Earlier today, I was browsing through some email and noticed a photo of the front cover of a tabloid paper which displayed in giant letters, “LILY: I’M PREGGERS”
Amused I thought, “We wouldn’t find that on the front cover of the Washington Post or the New York Times.” Front-cover language reflects on a “news”-paper’s level of believability as far as news goes, right? Obviously, the headline in question comes from a celebrity gossip tabloid.
While I was reading the current passage from James (3:1-12), it occurred to me that our tongue, like the front page headlines on any newsstand paper, is also a reflection on us, revealing our level of credibility.
James is very concerned about the tongue and makes mention of it twice in Chapter 1.
“My dear brothers, take note of this: Everyone should be quick to listen, slow to speak and slow to become angry”
“If anyone considers himself religious and yet does not keep a tight rein on his tongue, he deceives himself and his religion is worthless.”
In the first two verses of Chapter 3, James write, “Not many of you should presume to be teachers, my brothers, because you know that we who teach will be judged more strictly. We all stumble in many ways.”
How many of us read that and said, “Phew, this whole passage only applies to teachers, pastors, ministers! I can just skip right over it!” (Insert “out-of-time” game show buzzer sound here.)
Our business cards may not say Pastor, Reverend, Minister, or Father on them, but each and every Christ-follower is a minister, and as such, we must be careful not to dilute the truth, but to make the truth very clear, not only in our lives and how we live, but in our words. According to Ephesians 4:11, each one of us is an apostle, a prophet, an evangelist, a shepherd or a teacher, “to equip the saints for the work of ministry, for building up the body of Christ, until we all attain to the unity of the faith and of the knowledge of the Son of God, to mature manhood, to the measure of the stature of the fullness of Christ.” (Ephesians 4:12-13)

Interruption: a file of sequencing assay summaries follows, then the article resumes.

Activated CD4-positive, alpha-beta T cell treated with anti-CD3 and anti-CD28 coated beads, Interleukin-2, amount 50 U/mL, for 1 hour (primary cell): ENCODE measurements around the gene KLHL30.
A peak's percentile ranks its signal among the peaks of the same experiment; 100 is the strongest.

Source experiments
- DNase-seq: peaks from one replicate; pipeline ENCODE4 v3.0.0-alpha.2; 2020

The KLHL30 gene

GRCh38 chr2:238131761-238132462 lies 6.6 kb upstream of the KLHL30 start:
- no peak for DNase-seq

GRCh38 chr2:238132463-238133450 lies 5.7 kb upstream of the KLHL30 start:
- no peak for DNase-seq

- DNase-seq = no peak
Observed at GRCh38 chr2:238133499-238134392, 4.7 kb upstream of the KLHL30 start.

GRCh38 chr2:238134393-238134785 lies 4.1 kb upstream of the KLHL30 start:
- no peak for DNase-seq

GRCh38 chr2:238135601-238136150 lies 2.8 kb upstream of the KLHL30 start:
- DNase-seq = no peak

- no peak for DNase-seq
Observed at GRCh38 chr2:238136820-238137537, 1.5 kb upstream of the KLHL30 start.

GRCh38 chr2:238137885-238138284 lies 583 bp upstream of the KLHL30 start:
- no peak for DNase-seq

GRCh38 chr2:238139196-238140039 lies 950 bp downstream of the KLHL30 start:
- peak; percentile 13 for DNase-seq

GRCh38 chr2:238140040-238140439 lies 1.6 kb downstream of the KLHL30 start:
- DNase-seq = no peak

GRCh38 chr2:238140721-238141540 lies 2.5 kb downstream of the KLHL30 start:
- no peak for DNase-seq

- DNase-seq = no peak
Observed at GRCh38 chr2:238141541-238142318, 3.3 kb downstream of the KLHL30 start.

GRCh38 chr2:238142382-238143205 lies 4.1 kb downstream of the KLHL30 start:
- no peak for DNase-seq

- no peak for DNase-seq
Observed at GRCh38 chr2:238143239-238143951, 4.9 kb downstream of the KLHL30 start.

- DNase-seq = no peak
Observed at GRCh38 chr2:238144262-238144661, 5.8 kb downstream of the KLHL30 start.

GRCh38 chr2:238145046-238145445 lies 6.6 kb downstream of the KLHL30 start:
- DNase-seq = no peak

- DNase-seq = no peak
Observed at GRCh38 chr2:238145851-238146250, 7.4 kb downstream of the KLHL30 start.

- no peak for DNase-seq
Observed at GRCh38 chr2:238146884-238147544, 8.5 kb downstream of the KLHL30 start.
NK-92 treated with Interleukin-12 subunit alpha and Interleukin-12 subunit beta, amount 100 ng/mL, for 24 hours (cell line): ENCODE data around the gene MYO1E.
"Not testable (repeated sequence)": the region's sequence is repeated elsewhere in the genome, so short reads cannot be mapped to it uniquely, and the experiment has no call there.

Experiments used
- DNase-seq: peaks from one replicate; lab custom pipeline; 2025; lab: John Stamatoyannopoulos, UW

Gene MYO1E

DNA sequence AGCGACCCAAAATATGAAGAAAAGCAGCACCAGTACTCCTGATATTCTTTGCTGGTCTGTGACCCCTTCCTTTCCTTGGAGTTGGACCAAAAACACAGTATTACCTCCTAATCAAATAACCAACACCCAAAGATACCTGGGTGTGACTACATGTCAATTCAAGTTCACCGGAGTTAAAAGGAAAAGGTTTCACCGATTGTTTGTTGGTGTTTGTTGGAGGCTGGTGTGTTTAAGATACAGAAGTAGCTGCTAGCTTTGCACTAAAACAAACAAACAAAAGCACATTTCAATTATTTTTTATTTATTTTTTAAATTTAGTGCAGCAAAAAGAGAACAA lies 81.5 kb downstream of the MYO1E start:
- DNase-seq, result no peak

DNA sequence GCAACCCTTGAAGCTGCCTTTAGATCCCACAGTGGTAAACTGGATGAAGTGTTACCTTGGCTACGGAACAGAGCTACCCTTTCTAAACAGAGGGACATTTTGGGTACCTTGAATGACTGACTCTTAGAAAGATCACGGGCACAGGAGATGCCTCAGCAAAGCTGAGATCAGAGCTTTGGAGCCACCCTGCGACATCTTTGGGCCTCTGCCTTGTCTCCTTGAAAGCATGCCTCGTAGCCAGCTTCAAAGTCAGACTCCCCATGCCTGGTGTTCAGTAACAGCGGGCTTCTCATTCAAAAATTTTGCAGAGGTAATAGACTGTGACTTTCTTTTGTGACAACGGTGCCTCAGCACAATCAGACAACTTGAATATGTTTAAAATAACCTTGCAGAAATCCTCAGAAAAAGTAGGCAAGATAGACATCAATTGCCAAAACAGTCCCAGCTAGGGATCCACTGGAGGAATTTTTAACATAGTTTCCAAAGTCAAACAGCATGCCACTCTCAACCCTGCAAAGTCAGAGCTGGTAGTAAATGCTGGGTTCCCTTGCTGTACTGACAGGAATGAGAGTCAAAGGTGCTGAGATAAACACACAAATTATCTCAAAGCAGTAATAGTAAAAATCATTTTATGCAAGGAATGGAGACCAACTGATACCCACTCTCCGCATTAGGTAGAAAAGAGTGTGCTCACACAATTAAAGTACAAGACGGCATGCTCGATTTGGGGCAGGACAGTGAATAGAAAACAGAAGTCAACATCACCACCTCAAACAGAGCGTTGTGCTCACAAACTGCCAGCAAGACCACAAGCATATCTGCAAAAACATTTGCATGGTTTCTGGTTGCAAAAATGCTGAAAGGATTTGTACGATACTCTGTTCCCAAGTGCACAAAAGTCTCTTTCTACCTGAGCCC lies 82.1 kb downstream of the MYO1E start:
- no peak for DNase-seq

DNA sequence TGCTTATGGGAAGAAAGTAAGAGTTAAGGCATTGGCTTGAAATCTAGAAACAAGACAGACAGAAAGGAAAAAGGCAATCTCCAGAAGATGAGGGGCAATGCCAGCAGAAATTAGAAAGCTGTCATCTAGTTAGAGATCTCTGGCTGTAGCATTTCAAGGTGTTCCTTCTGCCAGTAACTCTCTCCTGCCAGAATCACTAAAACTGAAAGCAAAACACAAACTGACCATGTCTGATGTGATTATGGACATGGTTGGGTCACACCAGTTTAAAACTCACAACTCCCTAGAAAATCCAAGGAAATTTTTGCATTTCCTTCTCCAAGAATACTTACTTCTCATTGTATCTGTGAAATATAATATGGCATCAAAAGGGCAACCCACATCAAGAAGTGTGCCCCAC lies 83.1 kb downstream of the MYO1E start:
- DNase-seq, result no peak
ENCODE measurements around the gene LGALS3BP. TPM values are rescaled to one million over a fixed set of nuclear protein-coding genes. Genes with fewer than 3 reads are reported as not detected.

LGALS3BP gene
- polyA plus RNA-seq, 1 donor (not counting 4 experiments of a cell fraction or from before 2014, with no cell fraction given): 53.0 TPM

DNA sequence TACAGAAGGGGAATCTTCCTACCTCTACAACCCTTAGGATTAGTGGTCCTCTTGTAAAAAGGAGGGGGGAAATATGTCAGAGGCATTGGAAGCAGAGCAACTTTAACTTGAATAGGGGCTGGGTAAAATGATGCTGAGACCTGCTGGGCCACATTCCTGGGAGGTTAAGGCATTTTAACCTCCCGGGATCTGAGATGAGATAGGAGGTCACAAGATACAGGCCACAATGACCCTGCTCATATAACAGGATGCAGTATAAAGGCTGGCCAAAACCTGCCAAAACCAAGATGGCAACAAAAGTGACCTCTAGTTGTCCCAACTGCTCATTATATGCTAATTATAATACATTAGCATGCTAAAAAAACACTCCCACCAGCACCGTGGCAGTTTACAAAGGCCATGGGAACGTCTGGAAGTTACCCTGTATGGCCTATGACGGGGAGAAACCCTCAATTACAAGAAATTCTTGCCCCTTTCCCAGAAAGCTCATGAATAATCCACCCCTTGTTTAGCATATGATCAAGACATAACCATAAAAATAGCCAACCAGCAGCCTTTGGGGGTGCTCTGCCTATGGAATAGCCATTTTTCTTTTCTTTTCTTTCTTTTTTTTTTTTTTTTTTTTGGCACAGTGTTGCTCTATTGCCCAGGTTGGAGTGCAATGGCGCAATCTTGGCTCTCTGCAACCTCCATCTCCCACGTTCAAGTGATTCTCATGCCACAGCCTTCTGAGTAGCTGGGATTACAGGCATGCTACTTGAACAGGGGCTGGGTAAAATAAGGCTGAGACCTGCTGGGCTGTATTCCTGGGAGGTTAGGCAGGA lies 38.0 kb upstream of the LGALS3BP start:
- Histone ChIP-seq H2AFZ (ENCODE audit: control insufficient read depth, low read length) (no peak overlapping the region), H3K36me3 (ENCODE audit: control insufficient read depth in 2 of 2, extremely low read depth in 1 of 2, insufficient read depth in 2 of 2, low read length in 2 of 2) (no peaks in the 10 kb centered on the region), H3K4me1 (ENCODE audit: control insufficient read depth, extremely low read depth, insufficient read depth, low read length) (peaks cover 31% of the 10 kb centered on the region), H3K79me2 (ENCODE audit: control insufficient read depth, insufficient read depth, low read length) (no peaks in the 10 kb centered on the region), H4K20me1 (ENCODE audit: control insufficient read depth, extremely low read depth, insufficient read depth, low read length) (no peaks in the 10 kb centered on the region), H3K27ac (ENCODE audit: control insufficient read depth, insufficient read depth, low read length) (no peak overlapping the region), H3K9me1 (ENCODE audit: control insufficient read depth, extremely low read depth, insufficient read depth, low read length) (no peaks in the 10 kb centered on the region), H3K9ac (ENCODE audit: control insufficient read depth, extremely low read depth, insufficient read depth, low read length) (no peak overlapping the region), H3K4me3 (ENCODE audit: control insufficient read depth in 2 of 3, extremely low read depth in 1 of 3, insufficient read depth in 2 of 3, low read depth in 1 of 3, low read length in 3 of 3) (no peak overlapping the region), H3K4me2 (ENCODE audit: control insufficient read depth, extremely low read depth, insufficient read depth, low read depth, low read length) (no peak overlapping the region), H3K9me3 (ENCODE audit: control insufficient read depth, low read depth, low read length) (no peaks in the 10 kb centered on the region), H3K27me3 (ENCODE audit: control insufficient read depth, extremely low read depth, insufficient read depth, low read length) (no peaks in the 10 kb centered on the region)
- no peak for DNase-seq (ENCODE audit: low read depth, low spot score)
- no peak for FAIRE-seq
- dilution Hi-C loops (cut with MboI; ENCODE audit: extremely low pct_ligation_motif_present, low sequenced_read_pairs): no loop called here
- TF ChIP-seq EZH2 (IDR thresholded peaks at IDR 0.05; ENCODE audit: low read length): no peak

James completes verse 2 by stating “If anyone is never at fault in what he says, he is a perfect man, able to keep his whole body in check.” Who is perfect? Only one, Jesus our Savior.
I wrote about the Taming of the Tongue several months ago, but since we are traveling through the letter of James, let’s take a closer look.
There are several variations of the definition of the adjective “tame.” We use the word to describe a change from wild to domesticated. The word describes the behavior of our housecat. We use it to describe boring parties, conditions that seem to lack life or vigor. But the definition I like to use is this one: brought into service; rendered useful and manageable; under control, as natural resources or a source of power. It’s corresponding and appropriate verb means to harness or control; render useful, as a source of power.
Such a small part of our body holds so much power. James compares the tongue to the rudder of a large ship or the bit that guides the field animal. The tongue is a tiny spark that can burn down whole forests, and James warns in verse 6, “The tongue also is a fire, a world of evil among the parts of the body. It corrupts the whole person, sets the whole course of his life on fire, and is itself set on fire by hell.”
The tongue doesn’t only affect the listener, but the speaker as well. Have you ever known a liar whose each word was so untrustworthy, yet at some point they, themselves, believed the lie? And don’t we lie to ourselves at times? Lies to ourselves can be the source of addictions and immoral behavior which corrupt our whole person and can set the course of our lives on fire. I can imagine the enemy nearby, holding a lighter and just waiting for me to utter some flammable words so he can use it to start a huge four-alarm fire!
The Bible tells us the tongue has the power to bless and to curse. In 3:10, James writes, “Out of the same mouth come praise and cursing. My brothers, this should not be.”
As Spirit-filled Christians, the fruit of our tongue should be love, joy, peace, patience, kindness, goodness, faithfulness, gentleness, and self-control. (Galatians 5:22-23) The fruit of the Spirit cannot co-exist with sinfulness.
Consider your own tongue today, and let your own “front page” lend credibility to your public claim to be a believer and full of blessings for others to see!